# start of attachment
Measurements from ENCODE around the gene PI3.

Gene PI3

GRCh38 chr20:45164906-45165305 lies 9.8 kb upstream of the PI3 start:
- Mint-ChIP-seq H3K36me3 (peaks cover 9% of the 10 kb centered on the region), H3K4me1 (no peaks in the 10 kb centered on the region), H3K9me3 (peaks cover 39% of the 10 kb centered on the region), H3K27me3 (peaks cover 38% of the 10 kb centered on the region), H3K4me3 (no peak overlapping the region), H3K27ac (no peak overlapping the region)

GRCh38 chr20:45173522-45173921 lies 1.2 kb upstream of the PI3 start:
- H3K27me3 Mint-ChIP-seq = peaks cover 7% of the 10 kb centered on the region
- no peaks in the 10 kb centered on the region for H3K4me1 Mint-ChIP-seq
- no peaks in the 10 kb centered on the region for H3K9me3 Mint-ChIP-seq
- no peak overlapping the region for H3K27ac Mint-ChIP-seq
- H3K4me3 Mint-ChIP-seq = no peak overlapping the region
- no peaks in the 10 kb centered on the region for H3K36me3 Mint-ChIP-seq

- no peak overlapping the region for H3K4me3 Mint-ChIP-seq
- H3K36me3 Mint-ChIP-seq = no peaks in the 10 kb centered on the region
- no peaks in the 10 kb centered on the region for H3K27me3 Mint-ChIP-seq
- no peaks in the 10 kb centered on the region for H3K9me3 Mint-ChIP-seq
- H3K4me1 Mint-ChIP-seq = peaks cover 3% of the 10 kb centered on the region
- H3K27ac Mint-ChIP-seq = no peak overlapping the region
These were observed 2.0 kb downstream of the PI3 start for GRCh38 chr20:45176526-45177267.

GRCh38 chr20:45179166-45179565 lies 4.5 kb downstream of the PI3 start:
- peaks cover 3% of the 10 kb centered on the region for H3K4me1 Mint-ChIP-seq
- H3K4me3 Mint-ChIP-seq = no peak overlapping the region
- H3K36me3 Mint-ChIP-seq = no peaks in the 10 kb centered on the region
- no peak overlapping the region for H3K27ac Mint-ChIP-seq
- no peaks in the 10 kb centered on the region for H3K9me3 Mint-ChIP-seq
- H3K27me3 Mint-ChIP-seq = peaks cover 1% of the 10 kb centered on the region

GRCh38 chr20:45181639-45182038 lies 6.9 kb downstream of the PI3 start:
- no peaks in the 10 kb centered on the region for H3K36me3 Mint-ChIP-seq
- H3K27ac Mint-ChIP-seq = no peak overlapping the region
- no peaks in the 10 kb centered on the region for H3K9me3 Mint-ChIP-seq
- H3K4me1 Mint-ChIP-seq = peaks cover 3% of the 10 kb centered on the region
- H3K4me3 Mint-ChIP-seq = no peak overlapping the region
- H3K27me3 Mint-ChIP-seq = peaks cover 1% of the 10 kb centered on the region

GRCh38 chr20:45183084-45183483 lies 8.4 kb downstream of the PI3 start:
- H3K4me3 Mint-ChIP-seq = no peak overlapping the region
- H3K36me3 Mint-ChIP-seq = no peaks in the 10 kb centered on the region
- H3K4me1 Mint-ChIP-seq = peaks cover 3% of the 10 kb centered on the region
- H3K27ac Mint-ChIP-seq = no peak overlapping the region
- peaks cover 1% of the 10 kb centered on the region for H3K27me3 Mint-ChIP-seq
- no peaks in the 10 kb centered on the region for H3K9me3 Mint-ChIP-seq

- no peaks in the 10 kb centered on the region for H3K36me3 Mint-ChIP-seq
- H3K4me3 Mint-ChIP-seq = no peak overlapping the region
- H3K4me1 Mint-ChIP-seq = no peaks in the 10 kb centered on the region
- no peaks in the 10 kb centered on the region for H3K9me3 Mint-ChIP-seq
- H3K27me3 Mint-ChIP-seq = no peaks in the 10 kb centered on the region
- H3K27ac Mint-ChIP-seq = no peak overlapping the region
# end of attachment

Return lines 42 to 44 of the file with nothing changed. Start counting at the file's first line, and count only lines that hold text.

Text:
- H3K4me1 Mint-ChIP-seq = no peaks in the 10 kb centered on the region
- no peaks in the 10 kb centered on the region for H3K9me3 Mint-ChIP-seq
- H3K27me3 Mint-ChIP-seq = no peaks in the 10 kb centered on the region